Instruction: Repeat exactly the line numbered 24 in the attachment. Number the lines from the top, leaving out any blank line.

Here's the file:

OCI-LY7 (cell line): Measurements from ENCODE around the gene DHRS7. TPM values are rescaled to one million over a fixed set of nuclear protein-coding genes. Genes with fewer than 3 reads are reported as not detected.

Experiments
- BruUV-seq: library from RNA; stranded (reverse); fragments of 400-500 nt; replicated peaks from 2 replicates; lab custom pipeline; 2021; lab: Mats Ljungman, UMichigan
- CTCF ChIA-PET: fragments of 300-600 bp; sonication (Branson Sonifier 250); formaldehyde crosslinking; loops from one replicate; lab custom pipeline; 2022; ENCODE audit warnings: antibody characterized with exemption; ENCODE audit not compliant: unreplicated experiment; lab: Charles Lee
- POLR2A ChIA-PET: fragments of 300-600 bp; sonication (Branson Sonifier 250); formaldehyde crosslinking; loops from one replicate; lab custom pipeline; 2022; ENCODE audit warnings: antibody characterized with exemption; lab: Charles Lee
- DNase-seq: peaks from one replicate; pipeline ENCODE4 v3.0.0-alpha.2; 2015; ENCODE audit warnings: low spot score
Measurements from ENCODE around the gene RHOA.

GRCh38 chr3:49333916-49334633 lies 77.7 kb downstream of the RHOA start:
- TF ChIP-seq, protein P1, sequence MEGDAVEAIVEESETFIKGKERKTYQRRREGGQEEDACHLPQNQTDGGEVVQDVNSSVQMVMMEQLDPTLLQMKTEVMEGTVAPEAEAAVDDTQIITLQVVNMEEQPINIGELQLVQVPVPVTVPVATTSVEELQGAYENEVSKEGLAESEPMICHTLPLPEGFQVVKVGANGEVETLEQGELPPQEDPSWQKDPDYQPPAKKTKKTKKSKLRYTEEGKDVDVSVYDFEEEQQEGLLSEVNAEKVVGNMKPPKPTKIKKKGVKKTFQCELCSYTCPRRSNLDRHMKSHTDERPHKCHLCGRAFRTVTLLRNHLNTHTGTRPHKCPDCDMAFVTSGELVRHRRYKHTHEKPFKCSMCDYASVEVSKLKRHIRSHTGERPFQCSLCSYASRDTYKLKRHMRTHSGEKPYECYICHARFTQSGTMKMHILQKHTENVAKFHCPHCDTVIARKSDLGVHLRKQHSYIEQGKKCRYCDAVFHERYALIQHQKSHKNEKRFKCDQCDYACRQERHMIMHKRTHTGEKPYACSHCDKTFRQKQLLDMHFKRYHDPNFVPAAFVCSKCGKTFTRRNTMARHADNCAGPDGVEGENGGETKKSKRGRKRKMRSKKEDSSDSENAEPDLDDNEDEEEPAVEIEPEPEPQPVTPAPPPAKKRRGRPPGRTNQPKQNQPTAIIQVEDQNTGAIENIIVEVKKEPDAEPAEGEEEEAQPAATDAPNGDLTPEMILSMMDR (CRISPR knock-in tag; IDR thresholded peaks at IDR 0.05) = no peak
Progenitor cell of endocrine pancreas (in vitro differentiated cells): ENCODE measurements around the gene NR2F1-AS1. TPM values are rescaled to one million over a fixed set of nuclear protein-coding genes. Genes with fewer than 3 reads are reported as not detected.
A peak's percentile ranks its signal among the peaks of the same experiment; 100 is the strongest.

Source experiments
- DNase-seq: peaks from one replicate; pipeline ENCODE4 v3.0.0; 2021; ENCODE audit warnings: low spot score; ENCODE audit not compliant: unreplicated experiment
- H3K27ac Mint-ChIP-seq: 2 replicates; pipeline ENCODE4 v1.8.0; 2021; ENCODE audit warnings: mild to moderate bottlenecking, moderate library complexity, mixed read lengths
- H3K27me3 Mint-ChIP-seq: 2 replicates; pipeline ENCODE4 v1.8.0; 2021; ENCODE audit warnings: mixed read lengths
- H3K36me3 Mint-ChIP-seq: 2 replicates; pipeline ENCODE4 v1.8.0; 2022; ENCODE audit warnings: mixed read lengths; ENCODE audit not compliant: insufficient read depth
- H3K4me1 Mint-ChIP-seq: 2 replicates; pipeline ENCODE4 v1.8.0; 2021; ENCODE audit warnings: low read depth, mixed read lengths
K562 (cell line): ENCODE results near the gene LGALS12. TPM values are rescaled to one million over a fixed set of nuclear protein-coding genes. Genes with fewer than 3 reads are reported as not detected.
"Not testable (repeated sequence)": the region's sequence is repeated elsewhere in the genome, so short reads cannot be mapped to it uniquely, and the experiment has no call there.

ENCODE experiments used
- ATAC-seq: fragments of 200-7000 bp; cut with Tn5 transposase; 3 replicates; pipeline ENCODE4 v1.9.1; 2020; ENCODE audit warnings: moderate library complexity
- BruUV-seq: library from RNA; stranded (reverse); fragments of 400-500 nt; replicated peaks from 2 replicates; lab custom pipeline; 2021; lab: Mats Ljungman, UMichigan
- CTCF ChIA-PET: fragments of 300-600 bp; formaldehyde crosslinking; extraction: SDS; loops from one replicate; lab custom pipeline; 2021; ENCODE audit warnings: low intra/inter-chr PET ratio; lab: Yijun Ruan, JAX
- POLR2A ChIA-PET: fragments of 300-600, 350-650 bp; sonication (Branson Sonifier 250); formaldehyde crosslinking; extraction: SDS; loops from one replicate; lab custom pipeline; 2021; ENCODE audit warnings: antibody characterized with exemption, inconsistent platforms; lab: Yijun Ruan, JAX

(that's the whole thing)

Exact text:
- POLR2A ChIA-PET: fragments of 300-600, 350-650 bp; sonication (Branson Sonifier 250); formaldehyde crosslinking; extraction: SDS; loops from one replicate; lab custom pipeline; 2021; ENCODE audit warnings: antibody characterized with exemption, inconsistent platforms; lab: Yijun Ruan, JAX